Calculus: Early Transcendentals 8th Edition

Published by Cengage Learning
ISBN 10: 1285741552
ISBN 13: 978-1-28574-155-0

Chapter 2 - Section 2.8 - The Derivative as a Function - 2.8 Exercises: 26

Answer

$$g'(t)=\frac{1}{2t\sqrt t}$$ Domain of $g(t)$ and $g'(t)$ are both $(0,\infty)$

Work Step by Step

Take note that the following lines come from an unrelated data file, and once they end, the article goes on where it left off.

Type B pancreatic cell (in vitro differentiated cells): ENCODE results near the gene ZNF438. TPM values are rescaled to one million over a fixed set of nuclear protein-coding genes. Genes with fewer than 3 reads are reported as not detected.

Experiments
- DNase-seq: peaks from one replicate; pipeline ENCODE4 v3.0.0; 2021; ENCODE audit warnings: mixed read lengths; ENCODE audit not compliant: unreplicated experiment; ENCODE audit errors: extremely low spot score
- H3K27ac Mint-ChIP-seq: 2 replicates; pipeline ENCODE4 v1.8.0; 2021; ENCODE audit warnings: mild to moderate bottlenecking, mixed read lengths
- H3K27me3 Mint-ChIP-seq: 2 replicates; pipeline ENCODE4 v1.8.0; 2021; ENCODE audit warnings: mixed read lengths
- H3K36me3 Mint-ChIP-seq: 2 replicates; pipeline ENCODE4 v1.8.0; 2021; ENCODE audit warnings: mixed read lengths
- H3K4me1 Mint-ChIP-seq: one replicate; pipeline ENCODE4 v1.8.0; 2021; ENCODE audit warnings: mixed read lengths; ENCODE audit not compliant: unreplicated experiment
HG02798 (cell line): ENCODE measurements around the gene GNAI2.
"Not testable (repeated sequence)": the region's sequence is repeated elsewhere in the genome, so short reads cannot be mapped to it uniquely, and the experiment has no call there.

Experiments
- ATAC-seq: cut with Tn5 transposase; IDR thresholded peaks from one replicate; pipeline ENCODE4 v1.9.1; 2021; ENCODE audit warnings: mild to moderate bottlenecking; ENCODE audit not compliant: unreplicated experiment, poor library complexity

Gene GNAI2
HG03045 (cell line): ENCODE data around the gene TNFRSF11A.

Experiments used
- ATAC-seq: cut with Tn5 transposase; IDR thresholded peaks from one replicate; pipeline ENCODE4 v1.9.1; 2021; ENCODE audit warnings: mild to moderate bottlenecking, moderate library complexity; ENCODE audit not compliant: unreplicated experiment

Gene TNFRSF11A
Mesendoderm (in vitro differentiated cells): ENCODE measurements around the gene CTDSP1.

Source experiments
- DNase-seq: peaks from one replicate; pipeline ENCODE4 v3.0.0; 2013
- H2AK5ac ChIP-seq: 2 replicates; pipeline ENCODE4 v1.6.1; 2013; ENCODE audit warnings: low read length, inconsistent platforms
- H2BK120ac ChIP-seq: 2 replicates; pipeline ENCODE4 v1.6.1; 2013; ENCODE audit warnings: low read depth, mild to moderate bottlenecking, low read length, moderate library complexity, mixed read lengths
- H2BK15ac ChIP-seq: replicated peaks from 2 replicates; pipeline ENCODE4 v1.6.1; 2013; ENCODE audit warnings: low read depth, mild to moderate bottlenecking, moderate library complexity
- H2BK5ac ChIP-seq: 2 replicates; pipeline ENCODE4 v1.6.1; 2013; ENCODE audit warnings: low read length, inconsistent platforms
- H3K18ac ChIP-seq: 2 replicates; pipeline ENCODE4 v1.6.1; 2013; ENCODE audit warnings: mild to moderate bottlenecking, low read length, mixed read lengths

$$g(t)=\frac{1}{\sqrt t}$$ According to definition, $$g'(t)=\lim\limits_{h\to0}\frac{g(t+h)-g(t)}{h}$$ $$g'(t)=\lim\limits_{h\to0}\frac{\frac{1}{\sqrt{t+h}}-\frac{1}{\sqrt t}}{h}$$ $$g'(t)=\lim\limits_{h\to0}\frac{\sqrt t-\sqrt{t+h}}{h\sqrt t\sqrt{t+h}}$$ Multiply both numerator and denominator by $(\sqrt t+\sqrt{t+h})$, the numerator would become $$(\sqrt t-\sqrt{t+h})(\sqrt t+\sqrt{t+h})$$ $$=t-(t+h)$$ $$=-h$$ Therefore, $$g'(t)=\lim\limits_{h\to0}\frac{-h}{h\sqrt t\sqrt{t+h}(\sqrt t+\sqrt{t+h})}$$ $$g'(t)=\lim\limits_{h\to0}\frac{-1}{\sqrt t\sqrt{t+h}(\sqrt t+\sqrt{t+h})}$$ $$g'(t)=\frac{-1}{\sqrt t\sqrt t(\sqrt t+\sqrt t)}$$ $$g'(t)=\frac{-1}{2t\sqrt t}$$ *For $g(t)$: Since $t$ must be $\ge0$ and $\sqrt t\ne0$, which means $t\ne0$ the domain of $g(t)$ is $(0,\infty)$ *For $g'(t)$: Since $t$ must be $\ge0$ and $\sqrt t\ne0$, which means $t\ne0$ the domain of $g(t)$ is $(0,\infty)$
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